February 2 Certain small employers
File Form 944 to report social security and Medicare taxes and withheld income tax for 2014. Deposit or pay any undeposited tax under the accuracy of deposit rules. If your tax liability is $2,500 or more for 2014 but less than $2,500 for the fourth quarter, deposit any undeposited tax or pay it in full with a timely filed return. If you deposited the tax for the year timely, properly, and in full, you have until February 10 to file the return.

February 2 Farm employers
File Form 943 to report social security and Medicare taxes and withheld income tax for 2014. Deposit or pay any undeposited tax under the accuracy of deposit rules. If your tax liability is less than $2,500, you can pay it in full with a timely filed return. If you deposited the tax for the year timely, properly, and in full, you have until February 10 to file the return.

February 2 Federal unemployment tax
File Form 940 for 2014. If your undeposited tax is $500 r less, you can either pay it with your return or deposit it. If it is more than $500, you must deposit it. However, if you deposited the tax for the year timely, properly, and in full, you have until February 10 to file the return.

February 2All businesses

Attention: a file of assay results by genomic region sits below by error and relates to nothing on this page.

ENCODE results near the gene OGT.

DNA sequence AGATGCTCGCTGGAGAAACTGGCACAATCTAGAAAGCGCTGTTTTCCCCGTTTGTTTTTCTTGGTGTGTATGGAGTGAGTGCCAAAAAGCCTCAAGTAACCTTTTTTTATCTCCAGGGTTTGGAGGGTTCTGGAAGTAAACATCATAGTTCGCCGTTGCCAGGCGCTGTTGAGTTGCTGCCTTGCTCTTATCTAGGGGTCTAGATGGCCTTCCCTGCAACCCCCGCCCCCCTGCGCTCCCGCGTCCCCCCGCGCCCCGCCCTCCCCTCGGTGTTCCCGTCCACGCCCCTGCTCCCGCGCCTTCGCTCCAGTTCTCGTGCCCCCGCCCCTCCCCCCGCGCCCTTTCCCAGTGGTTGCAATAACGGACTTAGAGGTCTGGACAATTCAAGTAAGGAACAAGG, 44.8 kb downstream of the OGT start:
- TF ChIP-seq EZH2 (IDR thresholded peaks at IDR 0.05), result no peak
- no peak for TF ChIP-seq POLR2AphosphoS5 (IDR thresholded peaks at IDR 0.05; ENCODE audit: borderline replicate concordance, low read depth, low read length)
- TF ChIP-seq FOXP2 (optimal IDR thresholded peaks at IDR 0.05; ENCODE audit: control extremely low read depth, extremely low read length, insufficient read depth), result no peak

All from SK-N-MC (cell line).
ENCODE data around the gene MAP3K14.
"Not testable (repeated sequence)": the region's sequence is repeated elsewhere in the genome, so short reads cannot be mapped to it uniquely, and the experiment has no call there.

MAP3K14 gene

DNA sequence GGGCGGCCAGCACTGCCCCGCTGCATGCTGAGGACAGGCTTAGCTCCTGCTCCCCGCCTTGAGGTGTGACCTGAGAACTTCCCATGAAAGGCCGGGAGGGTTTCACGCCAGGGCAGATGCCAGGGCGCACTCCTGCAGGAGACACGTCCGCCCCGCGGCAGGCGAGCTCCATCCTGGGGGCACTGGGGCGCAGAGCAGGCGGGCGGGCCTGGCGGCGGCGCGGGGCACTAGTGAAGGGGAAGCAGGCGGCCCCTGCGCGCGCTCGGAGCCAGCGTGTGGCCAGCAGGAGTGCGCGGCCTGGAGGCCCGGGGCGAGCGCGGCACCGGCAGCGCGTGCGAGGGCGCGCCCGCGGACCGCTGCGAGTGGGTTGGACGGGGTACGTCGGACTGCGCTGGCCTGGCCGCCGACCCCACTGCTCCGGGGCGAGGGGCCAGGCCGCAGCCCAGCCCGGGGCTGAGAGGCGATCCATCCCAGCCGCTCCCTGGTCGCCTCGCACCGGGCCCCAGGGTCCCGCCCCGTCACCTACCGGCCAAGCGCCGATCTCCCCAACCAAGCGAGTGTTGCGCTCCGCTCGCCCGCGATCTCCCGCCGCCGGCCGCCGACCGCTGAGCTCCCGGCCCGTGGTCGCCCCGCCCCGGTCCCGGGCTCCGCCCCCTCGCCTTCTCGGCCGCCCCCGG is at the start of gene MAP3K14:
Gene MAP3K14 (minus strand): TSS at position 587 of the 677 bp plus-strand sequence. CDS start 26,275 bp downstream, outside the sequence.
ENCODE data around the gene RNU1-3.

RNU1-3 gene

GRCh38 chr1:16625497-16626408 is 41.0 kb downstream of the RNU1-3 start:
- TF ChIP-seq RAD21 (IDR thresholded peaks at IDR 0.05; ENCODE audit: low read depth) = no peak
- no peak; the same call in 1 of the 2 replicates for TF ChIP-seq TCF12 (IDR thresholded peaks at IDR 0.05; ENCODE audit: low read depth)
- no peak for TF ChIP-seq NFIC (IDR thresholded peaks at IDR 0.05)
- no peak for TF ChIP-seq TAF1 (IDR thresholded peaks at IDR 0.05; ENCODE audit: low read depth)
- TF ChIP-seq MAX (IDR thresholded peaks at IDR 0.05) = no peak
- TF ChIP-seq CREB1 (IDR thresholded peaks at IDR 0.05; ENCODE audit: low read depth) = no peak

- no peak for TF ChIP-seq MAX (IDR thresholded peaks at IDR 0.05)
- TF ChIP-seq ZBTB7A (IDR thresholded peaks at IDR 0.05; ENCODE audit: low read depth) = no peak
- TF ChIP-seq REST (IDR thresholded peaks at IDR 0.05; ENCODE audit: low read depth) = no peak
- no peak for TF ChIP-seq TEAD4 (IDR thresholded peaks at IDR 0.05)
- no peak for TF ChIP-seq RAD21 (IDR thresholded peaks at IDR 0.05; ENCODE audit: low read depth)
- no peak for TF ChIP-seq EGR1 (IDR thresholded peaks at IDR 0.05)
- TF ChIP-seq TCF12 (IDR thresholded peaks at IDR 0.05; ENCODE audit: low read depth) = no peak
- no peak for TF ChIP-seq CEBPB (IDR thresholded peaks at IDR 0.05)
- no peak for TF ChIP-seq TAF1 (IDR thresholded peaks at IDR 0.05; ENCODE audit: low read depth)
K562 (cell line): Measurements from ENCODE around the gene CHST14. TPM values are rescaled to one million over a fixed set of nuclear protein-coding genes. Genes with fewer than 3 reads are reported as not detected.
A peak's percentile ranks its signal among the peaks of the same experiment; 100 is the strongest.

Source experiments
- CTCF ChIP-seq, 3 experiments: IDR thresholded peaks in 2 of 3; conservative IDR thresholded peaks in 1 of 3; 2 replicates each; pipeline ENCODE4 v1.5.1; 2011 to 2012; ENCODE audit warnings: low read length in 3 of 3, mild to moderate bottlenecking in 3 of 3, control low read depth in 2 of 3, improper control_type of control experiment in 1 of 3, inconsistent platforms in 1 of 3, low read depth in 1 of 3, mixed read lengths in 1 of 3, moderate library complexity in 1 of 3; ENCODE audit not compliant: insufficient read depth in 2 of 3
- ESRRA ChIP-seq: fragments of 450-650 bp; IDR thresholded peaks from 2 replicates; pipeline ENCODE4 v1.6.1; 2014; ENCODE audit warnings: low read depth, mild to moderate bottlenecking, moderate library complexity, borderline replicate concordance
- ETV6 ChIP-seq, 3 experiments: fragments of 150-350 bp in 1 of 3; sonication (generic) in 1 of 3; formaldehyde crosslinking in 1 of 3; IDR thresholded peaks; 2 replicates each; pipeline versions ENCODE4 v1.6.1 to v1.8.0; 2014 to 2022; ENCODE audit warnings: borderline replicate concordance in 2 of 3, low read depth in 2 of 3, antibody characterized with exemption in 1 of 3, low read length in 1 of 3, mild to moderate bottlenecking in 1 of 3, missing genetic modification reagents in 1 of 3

Give annual information statements to recipients of certain payments you made during 2014 - Details

February 2Form 720 taxes
File Form 720 for the fourth quarter of 2014.

February 2 Wagering tax
File Form 730 and pay the tax on wagers accepted during December 2014.

February 2Heavy highway vehicle use tax
File Form 2290 and pay the tax for vehicles first used in December 2014.

February 10Nonpayroll taxes
File Form 945 to report income tax withheld for 2014 on all nonpayroll items. This due date applies only if you deposited the tax for the year timely, properly, and in full.

February 10Social security, Medicare, and withheld income tax
File Form 941 for the fourth quarter of 2014. This due date applies only if you deposited the tax for the quarter timely, properly, and in full.

February 10Certain small employers
File Form 944 to report social security and Medicare taxes and withheld income tax for 2014. This due date applies only if you deposited the tax for the year timely, properly, and in full.